Sultan bin Abdulaziz Al Saud Foundation

From Wikipedia, the free encyclopedia
Jump to: navigation, search
Sultan bin Abdulaziz Al Saud Foundation

مؤسسة سلطان بن عبد العزيز آل سعود الخيرية
Founded 1995; 20 years ago (1995)
Founder Sultan bin Abdulaziz
Area served
Saudi Arabia
Key people
Khalid bin Sultan
Fahd bin Sultan
(Deputy Chairman)
Faisal bin Sultan
(Secretary General)

Sultan bin Abdulaziz Al Saud Foundation is a non-profit charity organization set up and funded by late Crown Prince Sultan in 1995. However, little is known about its activities and priorities as those of other royal charity organizations.[1]

Certain writers such as Simon Henderson claimed that the foundation together with others, namely International Islamic Relief Organization, Human Appeal International and Qatar Charitable Society, has links with both Islamic charities and terror groups.[2]


The foundation has several humanitarian and social objectives:

  • Provision of social and healthcare as well as rehabilitation to the handicapped and elderly persons.
  • Creation of convalescent rehabilitation and nursing centers to provide a specialized advanced medical services.
  • Effective participation in spreading awareness among the handicapped and elderly of the ideal applications of care means in the house and society as well as promoting awareness of the symptoms of early senility and the physical and mental disability to reduce their complications.
  • Providing substitution equipments to those in need and helping them to socialize normally.
  • Conducting research in the fields of medical humanitarian works in cooperation with the international research centers.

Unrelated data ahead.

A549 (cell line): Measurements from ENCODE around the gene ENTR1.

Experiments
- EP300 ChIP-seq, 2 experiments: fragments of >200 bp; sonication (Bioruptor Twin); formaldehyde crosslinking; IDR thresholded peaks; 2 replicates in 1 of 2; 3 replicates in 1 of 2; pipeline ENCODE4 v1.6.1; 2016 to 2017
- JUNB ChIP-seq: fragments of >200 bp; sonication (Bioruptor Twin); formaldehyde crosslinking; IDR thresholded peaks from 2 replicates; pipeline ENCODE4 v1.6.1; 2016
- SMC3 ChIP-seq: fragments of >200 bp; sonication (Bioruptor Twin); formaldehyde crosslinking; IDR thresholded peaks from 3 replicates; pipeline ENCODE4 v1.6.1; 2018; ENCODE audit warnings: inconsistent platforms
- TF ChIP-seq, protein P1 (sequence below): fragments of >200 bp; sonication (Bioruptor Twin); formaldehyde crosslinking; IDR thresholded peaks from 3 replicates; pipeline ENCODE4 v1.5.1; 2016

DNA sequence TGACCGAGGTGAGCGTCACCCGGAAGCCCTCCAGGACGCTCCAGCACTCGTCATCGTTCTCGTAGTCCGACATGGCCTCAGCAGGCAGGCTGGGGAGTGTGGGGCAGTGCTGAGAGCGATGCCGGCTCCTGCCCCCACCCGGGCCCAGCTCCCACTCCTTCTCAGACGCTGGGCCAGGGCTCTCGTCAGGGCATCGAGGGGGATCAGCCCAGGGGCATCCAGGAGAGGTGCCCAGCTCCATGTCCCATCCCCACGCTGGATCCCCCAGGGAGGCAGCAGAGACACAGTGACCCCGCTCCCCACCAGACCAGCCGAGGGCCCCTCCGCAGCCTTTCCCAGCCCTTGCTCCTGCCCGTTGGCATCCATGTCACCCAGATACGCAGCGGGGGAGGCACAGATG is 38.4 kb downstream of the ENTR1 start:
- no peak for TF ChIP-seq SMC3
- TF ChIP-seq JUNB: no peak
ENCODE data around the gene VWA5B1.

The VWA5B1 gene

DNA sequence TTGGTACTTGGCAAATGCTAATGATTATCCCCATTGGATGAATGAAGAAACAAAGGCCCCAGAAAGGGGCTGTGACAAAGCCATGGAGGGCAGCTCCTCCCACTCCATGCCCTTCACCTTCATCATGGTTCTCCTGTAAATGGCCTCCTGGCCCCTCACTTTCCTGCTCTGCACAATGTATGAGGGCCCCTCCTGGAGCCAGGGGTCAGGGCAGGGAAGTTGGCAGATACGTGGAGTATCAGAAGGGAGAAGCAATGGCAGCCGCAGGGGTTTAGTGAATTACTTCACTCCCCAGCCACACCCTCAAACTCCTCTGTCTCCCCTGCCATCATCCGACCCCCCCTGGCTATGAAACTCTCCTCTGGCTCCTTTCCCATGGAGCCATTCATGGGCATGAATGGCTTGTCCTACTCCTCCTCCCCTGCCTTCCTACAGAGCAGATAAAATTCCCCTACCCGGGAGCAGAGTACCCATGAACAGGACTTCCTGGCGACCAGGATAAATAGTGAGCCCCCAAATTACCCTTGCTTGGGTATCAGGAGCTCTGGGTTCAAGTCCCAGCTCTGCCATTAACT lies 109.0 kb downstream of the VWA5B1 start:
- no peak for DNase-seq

• Following up the scientific and technological advances, with special attention to the fields related to medicine and health.

Projects and activities[edit]

The foundation achieves its goals through the following projects and activities:

Sultan bin Abdulaziz Humanitarian City was opened by then Crown Prince Abdullah in Riyadh in 30 October 2002.[5] It was financed by Prince Sultan’s charitable foundation at a cost of 1.2 billion riyals ($320 million).[6][7] It is the biggest rehabilitation complex of its kind worldwide. It contains a complete center for medical check-ups, laboratories and radiation therapy sections, in addition to ten major operation rooms, eight minor operation rooms, and a medical rehabilitation center with a capacity of 250 beds. It also has rehabilitation center for the elderly with a capacity of 150 beds. It also contains a center for children development that can accommodate up to 150 children at the same time. This city is designed to receive newborn babies and children up to six years old. Its main goal is to carry out early_ intervention treatment to assist children who have minor disabilities to enable them to join public schools normally and independently. It does so by providing teaching and treatment programs to those who have physical disability, growth abnormalities, and health complexes that require special education.

  • The program offers medical and educational communication: Services via satellite, and fiber' optics networks. In addition, it spreads health education inside and outside the kingdom.
  • Sultan bin Abdulaziz Science and Technology Center: This center aims at spreading knowledge and supporting scientific and technological inventions, especially among children, donated by Prince Sultan to King Fahd University for Petrol & Minerals in Dhahran 2005.